For decades the Black community has been heavily targeted by the war on drugs which resulted in the disenfranchisement of many families of color and the destruction of Black communities nationwide. Now the same drugs are making white business owners billions of dollars for engaging in the same practices that black ‘entrepreneurs’ were incarcerated for at astronomical rates. Thousands of individuals still wait behind bars while others who have been released still suffer from the effects of their incarceration with records that bar them from the ability to vote, obtain public assistance, find work, fund an education or acquire housing.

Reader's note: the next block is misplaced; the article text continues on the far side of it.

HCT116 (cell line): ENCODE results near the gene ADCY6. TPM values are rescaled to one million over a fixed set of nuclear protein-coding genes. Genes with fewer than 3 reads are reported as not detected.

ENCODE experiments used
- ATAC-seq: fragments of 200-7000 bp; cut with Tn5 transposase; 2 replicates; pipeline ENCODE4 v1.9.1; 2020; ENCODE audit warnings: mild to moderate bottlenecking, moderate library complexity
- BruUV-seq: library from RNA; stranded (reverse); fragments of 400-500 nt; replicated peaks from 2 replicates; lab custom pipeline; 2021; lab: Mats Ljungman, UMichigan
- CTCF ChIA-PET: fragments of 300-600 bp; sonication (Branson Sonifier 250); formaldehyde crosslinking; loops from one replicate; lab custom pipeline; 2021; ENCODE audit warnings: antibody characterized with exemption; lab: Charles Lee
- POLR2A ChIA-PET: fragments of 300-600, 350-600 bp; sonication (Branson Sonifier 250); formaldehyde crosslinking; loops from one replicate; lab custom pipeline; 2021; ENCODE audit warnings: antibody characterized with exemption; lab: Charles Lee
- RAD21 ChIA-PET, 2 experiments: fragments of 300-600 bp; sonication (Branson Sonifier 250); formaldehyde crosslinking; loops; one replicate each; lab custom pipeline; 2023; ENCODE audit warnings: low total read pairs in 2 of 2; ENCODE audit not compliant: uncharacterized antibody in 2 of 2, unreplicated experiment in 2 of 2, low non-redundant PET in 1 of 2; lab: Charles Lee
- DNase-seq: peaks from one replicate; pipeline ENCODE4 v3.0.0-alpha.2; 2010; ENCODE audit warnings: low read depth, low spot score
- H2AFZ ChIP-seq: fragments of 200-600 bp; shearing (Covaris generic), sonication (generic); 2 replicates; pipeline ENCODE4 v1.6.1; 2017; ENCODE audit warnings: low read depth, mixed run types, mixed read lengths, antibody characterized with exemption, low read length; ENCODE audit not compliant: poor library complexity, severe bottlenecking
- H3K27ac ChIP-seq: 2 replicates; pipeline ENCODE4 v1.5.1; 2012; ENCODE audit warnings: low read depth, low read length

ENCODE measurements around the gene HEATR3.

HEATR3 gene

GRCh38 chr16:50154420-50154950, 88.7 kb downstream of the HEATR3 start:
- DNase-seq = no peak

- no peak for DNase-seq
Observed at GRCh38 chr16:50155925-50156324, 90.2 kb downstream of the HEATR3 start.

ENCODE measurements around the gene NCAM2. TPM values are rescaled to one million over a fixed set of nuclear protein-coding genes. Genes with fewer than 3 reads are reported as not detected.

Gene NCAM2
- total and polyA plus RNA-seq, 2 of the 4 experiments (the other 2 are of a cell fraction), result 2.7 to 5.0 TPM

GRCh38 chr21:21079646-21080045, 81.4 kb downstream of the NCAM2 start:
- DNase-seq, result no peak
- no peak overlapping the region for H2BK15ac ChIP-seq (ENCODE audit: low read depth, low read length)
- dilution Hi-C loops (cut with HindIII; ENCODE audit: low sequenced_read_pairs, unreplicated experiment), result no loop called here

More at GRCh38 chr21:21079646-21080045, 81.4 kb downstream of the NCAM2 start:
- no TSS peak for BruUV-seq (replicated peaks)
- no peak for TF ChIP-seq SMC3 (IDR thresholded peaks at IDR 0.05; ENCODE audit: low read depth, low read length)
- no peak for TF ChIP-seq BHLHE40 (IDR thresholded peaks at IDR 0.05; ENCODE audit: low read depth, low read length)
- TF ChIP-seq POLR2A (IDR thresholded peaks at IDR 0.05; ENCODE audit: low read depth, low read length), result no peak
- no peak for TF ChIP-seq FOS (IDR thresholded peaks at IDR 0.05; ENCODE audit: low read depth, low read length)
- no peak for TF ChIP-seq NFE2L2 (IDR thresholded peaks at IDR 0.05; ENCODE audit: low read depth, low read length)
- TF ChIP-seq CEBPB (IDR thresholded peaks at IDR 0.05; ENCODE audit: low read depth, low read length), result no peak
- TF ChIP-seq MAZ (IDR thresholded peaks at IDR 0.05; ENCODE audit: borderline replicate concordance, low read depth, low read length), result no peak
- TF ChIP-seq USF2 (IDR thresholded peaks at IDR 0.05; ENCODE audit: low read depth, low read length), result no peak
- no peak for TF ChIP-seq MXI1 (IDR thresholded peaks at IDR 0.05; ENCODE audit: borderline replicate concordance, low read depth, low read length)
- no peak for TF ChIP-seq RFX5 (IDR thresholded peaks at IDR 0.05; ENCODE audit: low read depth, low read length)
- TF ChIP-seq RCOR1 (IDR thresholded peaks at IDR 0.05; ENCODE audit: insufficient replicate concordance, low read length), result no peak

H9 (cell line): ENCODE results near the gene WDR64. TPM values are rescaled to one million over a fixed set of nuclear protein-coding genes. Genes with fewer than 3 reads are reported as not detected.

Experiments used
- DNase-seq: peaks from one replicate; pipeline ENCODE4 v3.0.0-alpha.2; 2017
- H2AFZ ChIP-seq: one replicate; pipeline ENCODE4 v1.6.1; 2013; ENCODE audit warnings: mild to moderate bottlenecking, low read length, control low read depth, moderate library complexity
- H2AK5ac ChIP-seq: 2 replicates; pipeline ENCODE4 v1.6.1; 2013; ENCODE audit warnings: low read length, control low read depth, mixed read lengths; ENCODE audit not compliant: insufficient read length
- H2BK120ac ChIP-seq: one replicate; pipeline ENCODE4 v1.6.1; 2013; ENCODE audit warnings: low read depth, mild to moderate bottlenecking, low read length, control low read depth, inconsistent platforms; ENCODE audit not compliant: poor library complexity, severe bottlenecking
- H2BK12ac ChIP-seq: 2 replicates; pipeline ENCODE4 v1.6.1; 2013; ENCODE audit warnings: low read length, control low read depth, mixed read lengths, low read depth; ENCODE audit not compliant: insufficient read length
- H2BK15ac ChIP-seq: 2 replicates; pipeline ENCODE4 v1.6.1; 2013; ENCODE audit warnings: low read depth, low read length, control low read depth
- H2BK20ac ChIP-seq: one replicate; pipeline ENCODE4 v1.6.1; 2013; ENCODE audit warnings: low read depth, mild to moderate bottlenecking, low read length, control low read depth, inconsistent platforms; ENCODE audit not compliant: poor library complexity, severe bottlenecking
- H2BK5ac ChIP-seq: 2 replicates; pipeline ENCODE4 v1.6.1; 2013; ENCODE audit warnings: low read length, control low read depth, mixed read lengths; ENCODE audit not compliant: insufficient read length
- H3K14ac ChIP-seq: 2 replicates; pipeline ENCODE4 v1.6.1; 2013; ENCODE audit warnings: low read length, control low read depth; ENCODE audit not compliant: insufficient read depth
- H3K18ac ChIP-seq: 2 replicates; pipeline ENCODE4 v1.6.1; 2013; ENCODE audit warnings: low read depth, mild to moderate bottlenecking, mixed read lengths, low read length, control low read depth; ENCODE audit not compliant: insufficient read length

By Chris McGreal for The Guardian - America’s opioid crisis was caused by rapacious pharma companies, politicians who colluded with them and regulators who approved one opioid pill after another. Of all the people Donald Trump could blame for the opioid epidemic, he chose the victims. After his own commission on the opioid crisis issued an interim report this week, Trump said young people should be told drugs are “No good, really bad for you in every way.” The president’s exhortation to follow Nancy Reagan’s miserably inadequate advice and Just Say No to drugs is far from useful. The then first lady made not a jot of difference to the crack epidemic in the 1980s. But Trump’s characterisation of the source of the opioid crisis was more disturbing. “The best way to prevent drug addiction and overdose is to prevent people from abusing drugs in the first place,” he said. That is straight out of the opioid manufacturers’ playbook. Facing a raft of lawsuits and a threat to their profits, pharmaceutical companies are pushing the line that the epidemic stems not from the wholesale prescribing of powerful painkillers - essentially heroin in pill form - but their misuse by some of those who then become addicted.